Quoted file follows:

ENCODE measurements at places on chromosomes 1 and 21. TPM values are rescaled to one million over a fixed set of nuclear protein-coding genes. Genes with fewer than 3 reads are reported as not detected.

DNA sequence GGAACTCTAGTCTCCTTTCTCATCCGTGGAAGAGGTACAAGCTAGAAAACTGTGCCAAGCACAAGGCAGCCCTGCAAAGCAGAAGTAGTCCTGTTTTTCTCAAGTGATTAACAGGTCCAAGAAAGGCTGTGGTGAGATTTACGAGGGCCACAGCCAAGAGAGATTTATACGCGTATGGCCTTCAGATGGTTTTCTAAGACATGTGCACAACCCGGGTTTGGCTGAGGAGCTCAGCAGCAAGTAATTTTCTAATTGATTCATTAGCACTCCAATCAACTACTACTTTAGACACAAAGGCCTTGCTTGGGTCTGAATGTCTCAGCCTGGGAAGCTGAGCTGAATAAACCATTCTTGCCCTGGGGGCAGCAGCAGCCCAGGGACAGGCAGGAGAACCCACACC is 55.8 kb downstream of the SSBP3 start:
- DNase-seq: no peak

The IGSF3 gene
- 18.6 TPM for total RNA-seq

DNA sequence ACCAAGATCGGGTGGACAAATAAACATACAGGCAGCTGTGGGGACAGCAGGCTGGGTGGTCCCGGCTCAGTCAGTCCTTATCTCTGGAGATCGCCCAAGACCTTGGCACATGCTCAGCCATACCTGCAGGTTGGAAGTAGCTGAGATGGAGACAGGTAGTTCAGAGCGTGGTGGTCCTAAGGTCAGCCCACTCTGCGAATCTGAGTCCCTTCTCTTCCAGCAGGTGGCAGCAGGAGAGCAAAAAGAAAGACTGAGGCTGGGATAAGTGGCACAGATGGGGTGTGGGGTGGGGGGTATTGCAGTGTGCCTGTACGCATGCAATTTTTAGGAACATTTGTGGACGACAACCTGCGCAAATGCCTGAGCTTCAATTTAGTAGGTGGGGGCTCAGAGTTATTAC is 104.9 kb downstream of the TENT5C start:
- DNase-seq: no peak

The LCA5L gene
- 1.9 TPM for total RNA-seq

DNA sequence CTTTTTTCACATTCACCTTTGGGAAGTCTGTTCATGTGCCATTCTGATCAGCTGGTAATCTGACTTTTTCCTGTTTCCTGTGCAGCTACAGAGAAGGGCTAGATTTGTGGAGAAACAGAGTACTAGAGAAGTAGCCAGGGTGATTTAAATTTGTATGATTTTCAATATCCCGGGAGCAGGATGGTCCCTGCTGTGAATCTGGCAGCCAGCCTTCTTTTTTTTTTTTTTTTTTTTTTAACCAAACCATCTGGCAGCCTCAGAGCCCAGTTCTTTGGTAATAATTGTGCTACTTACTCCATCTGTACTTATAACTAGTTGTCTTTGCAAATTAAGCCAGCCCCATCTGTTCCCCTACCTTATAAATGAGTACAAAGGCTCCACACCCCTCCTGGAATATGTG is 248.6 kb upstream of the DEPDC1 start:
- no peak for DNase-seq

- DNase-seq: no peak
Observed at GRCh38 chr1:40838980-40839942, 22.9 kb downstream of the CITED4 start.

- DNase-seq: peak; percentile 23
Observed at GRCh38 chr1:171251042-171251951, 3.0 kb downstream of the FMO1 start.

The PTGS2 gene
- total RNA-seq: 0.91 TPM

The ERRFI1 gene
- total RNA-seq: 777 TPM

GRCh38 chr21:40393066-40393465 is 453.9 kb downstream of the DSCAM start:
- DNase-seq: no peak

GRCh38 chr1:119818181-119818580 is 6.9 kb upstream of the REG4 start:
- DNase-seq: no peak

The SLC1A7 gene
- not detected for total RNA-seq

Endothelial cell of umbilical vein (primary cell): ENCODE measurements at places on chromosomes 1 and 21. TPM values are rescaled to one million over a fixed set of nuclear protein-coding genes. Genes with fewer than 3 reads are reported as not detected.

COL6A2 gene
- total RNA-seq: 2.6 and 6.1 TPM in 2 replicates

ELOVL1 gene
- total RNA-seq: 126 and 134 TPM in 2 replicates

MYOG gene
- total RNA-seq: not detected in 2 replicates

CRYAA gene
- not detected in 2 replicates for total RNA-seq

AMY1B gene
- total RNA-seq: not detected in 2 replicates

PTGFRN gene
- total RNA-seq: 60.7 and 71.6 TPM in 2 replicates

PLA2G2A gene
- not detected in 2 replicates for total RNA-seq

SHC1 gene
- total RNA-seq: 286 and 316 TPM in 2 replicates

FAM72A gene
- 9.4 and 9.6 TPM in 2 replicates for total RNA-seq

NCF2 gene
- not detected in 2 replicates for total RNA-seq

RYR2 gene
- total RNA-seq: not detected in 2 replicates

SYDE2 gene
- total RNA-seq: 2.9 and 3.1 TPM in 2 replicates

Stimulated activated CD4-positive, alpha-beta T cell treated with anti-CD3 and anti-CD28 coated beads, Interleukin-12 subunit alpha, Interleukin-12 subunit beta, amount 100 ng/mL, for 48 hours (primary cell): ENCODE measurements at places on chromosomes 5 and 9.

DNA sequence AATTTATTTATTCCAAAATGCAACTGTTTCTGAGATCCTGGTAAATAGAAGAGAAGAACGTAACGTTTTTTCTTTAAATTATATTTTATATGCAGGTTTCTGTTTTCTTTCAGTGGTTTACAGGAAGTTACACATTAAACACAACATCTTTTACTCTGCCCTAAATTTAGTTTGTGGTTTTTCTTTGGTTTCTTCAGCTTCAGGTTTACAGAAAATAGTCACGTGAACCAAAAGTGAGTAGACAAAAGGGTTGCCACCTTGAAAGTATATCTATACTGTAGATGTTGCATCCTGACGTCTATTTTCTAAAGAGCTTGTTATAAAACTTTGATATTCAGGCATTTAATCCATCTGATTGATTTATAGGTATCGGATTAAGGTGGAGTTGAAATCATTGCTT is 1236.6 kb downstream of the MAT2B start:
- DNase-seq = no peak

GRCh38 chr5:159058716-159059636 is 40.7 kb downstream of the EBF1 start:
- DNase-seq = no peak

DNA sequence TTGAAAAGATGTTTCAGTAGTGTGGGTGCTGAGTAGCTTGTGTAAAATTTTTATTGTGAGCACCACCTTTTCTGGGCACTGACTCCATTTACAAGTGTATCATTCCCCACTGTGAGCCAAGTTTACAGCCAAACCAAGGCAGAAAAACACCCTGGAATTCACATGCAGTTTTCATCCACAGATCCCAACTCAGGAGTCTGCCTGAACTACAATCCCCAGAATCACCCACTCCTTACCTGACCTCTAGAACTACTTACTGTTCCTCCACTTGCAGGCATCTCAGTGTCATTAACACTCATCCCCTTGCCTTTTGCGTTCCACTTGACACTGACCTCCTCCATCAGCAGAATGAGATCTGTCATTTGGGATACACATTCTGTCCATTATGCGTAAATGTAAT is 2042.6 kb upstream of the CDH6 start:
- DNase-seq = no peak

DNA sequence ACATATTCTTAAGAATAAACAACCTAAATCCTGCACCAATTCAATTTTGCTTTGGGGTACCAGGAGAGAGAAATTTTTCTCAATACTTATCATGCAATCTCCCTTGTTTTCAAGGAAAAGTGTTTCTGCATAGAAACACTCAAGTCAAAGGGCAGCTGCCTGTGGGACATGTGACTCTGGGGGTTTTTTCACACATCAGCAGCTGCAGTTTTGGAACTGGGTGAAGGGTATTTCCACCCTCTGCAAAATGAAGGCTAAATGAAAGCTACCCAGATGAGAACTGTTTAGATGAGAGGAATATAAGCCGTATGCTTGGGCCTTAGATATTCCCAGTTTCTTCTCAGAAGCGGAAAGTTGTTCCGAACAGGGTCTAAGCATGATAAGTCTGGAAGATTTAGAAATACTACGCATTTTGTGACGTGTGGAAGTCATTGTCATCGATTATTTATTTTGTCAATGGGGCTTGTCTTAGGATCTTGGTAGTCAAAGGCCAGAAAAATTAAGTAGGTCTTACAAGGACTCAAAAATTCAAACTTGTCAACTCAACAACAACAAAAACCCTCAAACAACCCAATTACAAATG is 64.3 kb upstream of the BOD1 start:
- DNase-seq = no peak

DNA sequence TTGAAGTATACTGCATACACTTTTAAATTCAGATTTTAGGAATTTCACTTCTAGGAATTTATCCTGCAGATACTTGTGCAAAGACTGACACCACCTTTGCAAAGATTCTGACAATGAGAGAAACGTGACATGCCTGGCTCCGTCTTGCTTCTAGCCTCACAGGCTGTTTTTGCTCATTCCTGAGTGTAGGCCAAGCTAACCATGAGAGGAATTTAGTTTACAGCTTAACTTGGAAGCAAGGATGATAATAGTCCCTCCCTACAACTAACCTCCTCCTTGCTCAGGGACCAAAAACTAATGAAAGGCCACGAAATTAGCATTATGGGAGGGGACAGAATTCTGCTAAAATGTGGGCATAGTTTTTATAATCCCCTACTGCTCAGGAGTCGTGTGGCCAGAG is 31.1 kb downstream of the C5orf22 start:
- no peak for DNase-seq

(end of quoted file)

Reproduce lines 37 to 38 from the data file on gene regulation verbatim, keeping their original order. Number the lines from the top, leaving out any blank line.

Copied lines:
PTGFRN gene
- total RNA-seq: 60.7 and 71.6 TPM in 2 replicates